“Orientation and Mobility specialists give the gift of independence and dignity back to people who’ve lost their vision, and it’s clear that our students are doing this at the Veterans Administration in Biloxi, MS,” said Mickey Damelio, teaching faculty and orientation and mobility coordinator in FSU’s Visual Disabilities program. “We’re happy to be able to do our part here to help veterans regain their independence. It’s great to give back to folks that gave so much for our country.”

During their time, the students worked with retired Master Sergeant of the U.S. Air Force Tracy P. Ferro who praised the two for their positive energy, high spirit, and devotion.

“Not only did they work with us to learn or improve our orientation and mobility skills,” began Ferro, “but they would listen to our advice on how to help them with their jobs, which benefits the visually impaired student to have less frustrations when learning a new task.”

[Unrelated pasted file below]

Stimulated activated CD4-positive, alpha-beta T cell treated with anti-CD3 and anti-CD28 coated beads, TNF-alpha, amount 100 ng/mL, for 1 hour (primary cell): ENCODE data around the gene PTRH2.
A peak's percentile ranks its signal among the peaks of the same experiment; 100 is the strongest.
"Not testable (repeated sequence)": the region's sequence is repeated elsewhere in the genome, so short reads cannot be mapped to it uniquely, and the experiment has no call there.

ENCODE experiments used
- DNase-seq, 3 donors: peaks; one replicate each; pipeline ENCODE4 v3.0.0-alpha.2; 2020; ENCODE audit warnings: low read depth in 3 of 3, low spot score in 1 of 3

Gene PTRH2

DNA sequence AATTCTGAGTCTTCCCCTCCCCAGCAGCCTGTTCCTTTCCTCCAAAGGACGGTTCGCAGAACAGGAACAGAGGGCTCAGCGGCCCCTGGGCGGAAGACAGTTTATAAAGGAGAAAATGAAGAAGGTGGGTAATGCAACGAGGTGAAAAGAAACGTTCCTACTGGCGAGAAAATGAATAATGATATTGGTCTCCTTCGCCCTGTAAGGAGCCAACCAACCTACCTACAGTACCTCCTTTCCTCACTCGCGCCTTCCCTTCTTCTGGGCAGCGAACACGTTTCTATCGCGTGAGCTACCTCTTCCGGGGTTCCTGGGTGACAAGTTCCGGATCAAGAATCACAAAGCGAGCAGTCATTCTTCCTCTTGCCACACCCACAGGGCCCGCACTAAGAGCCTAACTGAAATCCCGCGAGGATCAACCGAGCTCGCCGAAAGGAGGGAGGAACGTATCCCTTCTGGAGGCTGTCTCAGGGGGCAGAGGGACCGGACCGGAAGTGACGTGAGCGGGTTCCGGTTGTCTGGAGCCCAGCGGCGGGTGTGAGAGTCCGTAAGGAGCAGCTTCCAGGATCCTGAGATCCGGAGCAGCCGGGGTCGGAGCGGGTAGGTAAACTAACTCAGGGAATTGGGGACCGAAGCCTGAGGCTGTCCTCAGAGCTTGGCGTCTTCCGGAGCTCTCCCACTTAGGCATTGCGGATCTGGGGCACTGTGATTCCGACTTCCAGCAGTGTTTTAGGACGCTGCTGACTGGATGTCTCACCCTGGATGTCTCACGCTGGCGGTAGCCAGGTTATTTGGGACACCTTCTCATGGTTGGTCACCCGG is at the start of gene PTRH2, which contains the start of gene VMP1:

Throughout the Visual Disabilities program, students learn to provide meaningful, experiential, hands-on activities in natural, flexible learning environments. These activities promote access to opportunities for maximum independent functioning and ultimate inclusion as adults in society.

“When people initially lose their vision, the ability to move with independence is often the most sorely grieved,” explained Damelio “This loss of freedom has direct impact on a person’s emotional well-being and quality of life.”